The American Gastroenterological Association (AGA) has developed guidelines for the management of ulcerative colitis and Crohn's disease recommending anti-TNF therapy in moderate-severe disease.
However, which drug is used is often dictated by insurance company policies.
Dr Joseph Feuerstein and colleagues determined the insurance policy requirements prior to approval of biologic therapies.
Using the National Association of Insurance Commissioners report of the top 125 insurance companies by market share in 2014, the team reviewed the first 50 that had online policies regarding anti-TNF and vedolizumab available.
Policies were reviewed for criteria needed for approval of anti-TNF or vedolizumab therapy, and for compliance with the current AGA clinical pathway recommendations.
|Only 8% policies allowed starting vedolizumab without initial failures of an anti-TNF agent,|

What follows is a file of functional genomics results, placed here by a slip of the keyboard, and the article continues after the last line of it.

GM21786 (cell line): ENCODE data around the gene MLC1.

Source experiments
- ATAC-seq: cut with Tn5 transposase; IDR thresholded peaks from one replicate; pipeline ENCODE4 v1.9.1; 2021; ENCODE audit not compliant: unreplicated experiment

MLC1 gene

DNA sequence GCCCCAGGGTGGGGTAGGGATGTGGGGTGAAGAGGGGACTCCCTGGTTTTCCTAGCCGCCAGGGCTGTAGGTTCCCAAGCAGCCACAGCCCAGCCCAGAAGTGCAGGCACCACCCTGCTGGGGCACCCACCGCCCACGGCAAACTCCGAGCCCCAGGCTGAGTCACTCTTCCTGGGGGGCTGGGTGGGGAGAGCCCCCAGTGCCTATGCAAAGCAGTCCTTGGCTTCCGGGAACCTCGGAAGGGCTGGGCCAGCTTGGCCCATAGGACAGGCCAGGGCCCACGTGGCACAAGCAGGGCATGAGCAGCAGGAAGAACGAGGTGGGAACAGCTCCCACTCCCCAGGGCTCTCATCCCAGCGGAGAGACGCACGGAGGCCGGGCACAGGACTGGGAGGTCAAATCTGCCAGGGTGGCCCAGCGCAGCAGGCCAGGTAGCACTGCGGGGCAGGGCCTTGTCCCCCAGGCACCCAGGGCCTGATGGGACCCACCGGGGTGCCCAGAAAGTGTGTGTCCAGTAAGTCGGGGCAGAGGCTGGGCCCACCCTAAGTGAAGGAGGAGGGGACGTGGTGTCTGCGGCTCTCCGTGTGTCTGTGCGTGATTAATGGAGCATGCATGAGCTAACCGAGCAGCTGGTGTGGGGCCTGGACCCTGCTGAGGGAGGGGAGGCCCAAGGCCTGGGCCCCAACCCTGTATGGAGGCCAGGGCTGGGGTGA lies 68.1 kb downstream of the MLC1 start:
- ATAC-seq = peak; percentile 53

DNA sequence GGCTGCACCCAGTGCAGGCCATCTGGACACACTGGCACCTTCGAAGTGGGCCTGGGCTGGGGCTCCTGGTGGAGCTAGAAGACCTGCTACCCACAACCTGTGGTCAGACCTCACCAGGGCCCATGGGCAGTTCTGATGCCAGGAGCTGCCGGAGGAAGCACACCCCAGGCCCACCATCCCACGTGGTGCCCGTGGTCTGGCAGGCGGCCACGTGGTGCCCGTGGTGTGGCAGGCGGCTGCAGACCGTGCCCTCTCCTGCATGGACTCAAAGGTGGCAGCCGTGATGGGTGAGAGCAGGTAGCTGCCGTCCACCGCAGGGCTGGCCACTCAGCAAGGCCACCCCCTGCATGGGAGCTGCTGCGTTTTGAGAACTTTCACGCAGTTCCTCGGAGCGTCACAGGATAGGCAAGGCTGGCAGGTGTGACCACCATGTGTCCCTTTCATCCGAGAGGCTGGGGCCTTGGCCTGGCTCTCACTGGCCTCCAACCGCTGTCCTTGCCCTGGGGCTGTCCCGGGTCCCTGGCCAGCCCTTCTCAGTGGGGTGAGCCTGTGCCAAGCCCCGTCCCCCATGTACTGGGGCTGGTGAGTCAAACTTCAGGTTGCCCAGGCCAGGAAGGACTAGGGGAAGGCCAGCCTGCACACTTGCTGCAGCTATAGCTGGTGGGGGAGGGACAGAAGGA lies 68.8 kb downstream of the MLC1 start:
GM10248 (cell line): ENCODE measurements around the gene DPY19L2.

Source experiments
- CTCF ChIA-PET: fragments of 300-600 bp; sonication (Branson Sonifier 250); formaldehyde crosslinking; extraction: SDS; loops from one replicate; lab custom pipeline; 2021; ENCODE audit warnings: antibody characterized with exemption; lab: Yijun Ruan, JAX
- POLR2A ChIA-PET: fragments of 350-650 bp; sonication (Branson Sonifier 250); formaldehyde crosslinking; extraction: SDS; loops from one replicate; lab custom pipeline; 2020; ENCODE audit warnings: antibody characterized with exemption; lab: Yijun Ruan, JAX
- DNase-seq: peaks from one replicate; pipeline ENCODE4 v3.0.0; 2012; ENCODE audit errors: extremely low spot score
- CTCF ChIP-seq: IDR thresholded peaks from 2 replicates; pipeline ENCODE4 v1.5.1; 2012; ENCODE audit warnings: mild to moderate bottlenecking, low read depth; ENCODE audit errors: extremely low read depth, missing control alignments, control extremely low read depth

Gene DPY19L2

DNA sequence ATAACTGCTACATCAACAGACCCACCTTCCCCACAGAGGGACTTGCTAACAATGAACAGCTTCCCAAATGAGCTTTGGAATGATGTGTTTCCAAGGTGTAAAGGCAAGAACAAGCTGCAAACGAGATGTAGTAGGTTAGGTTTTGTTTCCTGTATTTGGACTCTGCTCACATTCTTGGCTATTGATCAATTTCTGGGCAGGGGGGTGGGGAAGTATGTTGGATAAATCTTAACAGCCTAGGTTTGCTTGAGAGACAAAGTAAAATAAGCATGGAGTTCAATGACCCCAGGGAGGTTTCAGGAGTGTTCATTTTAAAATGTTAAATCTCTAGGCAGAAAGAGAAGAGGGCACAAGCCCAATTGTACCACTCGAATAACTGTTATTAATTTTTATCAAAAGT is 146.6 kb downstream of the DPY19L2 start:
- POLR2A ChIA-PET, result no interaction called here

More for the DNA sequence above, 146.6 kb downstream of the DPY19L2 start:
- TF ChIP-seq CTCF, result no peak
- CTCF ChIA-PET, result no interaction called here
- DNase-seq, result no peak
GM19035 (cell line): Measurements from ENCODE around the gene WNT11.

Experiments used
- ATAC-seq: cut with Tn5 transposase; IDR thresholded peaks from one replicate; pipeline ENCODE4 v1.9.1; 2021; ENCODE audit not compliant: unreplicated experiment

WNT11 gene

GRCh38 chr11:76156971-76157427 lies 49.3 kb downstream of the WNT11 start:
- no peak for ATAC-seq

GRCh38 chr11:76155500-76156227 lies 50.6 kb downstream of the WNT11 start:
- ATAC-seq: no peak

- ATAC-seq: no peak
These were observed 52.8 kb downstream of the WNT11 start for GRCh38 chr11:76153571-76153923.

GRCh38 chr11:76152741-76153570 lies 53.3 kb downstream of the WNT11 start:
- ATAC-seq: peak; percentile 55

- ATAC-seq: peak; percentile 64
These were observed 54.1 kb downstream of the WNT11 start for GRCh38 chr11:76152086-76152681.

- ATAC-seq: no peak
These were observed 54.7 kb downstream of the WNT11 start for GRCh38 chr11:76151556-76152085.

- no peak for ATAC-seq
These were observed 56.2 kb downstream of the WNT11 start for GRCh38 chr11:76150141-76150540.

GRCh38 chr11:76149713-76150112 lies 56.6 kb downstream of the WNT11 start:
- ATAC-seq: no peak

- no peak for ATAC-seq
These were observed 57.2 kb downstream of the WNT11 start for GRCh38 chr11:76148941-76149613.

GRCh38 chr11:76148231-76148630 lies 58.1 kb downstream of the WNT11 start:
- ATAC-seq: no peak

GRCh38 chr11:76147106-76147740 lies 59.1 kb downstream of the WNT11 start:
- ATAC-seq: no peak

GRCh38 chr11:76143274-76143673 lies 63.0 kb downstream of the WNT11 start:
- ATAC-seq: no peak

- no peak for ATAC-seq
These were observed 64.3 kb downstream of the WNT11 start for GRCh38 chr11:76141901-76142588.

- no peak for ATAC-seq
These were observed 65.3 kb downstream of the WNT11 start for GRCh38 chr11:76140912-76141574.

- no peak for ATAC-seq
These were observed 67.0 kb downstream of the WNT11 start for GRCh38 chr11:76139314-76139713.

|Inflammatory Bowel Diseases|
The researchers found that 98% of policies are inconsistent with the AGA ulcerative colitis pathway and require step-wise drug failure before approval of an anti-TNF.
Only 11% of the policies allowed starting vedolizumab without initial failures of an anti-TNF agent, and 21% required the failure of 2 or more anti-TNF agents.
The team noted that 90% of the policies are inconsistent with AGA Crohn's disease pathway, and require step-wise drug failure before approval of an anti-TNF.
The research team found that 74% allowed for initiating infliximab specifically for fistulizing Crohn's disease.
The team observed that 28% required failing of at least 2 or more drugs before starting anti-TNF.
Only 8% of policies allowed starting vedolizumab without initial failures of an anti-TNF agent, and 28% required the failure of two anti-TNF agents.
Dr Feuerstein's team concludes, "The majority of the policies reviewed fail to adhere to the current AGA pathway recommendations for ulcerative colitis and Crohn's disease."
"Further interventions are needed to better align policies with optimal evidence-based drug therapy."